A right turn out of our neighborhood, followed by three lefts, and I am entering the parking lot of the Valley View Golf Club on Cuyahoga Street. On spring or summer evenings, I try to make the quick trip, looking to beat the sunset as I chase my ball for another nine holes. What invariably arrives after a hole or two is that soothing impression of getting away, a good walk rarely spoiled, a detente long ago reached with the many imperfections in my game.
Valley View isn’t found on lists of “gotta play there.” It has had odd neighbors, at least for a golf course, the Akron Workhouse for a time, and now the massive collection bin, Rack 40, for storm water overflow, city repair of the outmoded combined sewer system. Yet the course is minutes from the house, and thus near the center of the city, the amenities in its convenience — and surprisingly more.
A week ago, Jim Carney, a Beacon Journal staff writer, noted the death of Carl Springer, at age 95, the man who built and designed Valley View more than five decades ago. He had the vision to see in a dairy farm the layout for a golf course, the idea then emblematic of a changing economic landscape, from agriculture to the recreation available in something more industrial and prosperous.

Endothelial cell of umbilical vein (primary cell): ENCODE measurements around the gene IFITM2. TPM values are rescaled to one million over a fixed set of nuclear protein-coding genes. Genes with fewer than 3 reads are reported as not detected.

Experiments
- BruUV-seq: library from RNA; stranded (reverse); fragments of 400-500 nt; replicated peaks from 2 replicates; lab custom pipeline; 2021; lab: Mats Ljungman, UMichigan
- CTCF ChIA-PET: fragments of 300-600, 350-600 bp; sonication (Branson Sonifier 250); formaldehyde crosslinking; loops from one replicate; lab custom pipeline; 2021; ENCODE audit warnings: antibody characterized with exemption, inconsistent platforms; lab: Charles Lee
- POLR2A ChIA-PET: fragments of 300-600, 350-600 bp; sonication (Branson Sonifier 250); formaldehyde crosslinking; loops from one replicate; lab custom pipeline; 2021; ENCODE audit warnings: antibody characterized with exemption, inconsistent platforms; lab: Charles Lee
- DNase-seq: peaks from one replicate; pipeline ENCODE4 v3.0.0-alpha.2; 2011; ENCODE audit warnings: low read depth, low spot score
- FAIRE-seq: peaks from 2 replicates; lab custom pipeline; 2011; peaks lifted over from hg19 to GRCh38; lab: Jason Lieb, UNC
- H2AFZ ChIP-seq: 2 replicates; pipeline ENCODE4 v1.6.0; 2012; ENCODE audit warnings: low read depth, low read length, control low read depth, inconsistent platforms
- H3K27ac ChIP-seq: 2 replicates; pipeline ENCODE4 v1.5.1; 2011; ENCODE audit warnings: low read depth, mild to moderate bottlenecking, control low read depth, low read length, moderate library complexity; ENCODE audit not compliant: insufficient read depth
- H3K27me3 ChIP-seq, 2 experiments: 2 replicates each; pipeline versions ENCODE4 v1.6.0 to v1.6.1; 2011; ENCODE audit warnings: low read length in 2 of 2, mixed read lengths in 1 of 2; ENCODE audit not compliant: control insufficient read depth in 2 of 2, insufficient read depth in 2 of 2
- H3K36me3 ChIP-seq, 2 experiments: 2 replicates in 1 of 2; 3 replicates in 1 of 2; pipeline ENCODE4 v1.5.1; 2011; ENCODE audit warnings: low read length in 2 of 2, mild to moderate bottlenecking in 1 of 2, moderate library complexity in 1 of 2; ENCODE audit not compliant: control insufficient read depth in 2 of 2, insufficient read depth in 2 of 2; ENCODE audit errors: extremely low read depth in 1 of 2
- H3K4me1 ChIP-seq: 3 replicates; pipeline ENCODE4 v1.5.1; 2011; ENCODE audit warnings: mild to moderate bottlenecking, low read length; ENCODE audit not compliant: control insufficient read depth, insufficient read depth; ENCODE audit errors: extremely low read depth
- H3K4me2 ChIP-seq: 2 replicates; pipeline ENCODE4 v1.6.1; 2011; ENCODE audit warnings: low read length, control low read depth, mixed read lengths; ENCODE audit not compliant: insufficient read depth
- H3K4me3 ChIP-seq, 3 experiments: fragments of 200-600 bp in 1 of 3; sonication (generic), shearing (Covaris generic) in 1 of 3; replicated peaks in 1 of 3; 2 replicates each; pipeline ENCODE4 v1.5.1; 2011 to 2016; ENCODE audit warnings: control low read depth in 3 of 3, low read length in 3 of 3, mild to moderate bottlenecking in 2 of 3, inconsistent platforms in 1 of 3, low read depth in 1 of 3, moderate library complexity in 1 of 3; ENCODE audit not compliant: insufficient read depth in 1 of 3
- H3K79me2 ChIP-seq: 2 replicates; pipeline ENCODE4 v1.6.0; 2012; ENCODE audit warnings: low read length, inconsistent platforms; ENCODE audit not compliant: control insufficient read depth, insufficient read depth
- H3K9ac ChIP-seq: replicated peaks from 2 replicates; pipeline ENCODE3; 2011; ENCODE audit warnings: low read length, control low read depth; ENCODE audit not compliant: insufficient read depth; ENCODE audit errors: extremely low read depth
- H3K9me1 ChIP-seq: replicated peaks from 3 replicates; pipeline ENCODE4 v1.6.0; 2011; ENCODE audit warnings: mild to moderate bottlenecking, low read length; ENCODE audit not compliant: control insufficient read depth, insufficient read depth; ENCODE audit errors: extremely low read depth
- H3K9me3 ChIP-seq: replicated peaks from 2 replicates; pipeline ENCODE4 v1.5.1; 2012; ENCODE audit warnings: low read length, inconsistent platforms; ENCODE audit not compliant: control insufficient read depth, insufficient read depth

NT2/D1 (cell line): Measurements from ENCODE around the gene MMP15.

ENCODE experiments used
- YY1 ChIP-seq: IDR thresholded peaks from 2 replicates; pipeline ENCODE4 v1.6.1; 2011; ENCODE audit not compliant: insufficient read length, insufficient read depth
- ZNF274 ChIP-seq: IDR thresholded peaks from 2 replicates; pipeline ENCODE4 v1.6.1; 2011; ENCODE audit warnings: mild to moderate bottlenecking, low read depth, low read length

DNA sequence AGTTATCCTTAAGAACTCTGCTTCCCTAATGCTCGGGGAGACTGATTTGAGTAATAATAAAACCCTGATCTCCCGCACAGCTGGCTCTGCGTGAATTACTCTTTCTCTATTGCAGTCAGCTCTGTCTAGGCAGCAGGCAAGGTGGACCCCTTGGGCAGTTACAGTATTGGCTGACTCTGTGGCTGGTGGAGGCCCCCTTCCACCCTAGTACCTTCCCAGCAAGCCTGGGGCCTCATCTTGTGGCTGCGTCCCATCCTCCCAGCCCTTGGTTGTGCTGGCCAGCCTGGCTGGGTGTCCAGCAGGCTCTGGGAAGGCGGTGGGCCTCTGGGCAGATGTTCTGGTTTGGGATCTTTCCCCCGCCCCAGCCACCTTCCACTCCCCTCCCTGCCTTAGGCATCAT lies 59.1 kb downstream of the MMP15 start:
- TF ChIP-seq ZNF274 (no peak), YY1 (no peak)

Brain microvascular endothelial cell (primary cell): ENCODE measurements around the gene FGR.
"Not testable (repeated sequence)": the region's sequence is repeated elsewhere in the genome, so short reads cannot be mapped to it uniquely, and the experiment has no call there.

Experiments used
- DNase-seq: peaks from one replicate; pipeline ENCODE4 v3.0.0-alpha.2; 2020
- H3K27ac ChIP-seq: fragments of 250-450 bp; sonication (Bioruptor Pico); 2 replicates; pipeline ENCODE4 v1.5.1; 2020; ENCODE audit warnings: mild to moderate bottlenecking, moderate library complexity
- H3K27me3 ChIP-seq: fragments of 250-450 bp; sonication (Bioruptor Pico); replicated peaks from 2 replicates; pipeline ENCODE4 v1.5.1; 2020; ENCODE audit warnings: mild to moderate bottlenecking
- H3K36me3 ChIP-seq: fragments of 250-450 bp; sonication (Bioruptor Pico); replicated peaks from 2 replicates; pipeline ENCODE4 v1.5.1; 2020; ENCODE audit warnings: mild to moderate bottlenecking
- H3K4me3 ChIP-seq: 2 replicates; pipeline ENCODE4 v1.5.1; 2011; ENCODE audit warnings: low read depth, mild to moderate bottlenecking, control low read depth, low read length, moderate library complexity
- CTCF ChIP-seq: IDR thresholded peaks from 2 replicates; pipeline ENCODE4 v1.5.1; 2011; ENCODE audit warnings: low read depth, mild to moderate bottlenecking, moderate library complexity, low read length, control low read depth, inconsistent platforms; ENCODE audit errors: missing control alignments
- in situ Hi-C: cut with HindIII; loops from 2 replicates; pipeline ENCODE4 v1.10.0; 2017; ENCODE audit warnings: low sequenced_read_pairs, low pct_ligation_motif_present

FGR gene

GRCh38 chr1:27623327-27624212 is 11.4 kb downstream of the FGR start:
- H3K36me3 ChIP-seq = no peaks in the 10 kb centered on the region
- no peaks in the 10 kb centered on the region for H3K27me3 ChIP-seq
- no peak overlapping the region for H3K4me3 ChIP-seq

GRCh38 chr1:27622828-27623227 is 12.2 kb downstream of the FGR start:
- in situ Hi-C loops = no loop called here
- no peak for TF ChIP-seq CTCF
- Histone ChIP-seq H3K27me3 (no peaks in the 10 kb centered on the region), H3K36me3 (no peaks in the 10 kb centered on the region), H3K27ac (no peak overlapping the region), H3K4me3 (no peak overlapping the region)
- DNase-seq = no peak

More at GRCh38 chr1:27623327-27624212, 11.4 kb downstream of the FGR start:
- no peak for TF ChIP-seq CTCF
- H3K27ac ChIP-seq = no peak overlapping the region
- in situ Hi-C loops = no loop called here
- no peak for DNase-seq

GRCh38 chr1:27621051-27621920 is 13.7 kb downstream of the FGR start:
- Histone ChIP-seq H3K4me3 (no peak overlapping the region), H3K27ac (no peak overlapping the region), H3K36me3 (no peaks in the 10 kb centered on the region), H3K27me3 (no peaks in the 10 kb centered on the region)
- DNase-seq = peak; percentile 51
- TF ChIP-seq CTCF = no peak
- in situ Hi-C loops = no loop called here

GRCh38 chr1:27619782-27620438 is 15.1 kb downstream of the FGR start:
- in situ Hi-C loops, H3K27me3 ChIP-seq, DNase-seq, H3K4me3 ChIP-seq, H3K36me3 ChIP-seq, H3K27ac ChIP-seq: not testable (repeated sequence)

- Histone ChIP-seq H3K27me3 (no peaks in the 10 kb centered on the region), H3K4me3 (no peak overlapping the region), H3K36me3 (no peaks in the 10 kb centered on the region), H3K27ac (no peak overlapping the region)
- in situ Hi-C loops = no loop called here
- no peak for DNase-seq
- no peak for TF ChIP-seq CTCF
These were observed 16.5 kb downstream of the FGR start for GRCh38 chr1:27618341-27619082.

The glimpse that Carney provided of Springer adds to the appreciation of what he achieved, a man captured by the game at a young age, doing what he loved to do, leaving the course, and Sycamore Valley not far away, to his family, his son now in charge.
Valley View features 27 holes, the most recent nine opening in 1975. There is enough to entertain this player. The Lakes brings changes in elevation, the seventh hole, for instance, heading uphill, the eighth in the other direction, each with a tee shot that requires that tricky element of accuracy.
At times, I find myself captured more by one of the nines, then the preference mysteriously changes. Of late, it has been the Valley, the approach shot at number two a test for the eye and mind, the fairway before the green plunging toward the Cuyahoga River, the green itself seemingly perched and elusive. The sixth hole demands precision I too rarely have, a chute for the tee shot and then an approach to a green protected by a towering tree.
Yet it is the next two holes that often charm, and not for the golf so much. It is the way the sky opens, the light and shadows playing, deer occasionally emerging, the quiet enveloping. A week ago, a full moon began its watch, positioned above a swatch of clouds, the hue in pink. I couldn’t resist as I walked from the eighth green to the ninth tee. I grabbed my phone to capture the image, the moment much more memorable than any shot I had hit.
— MICHAEL DOUGLAS
Editorial page editor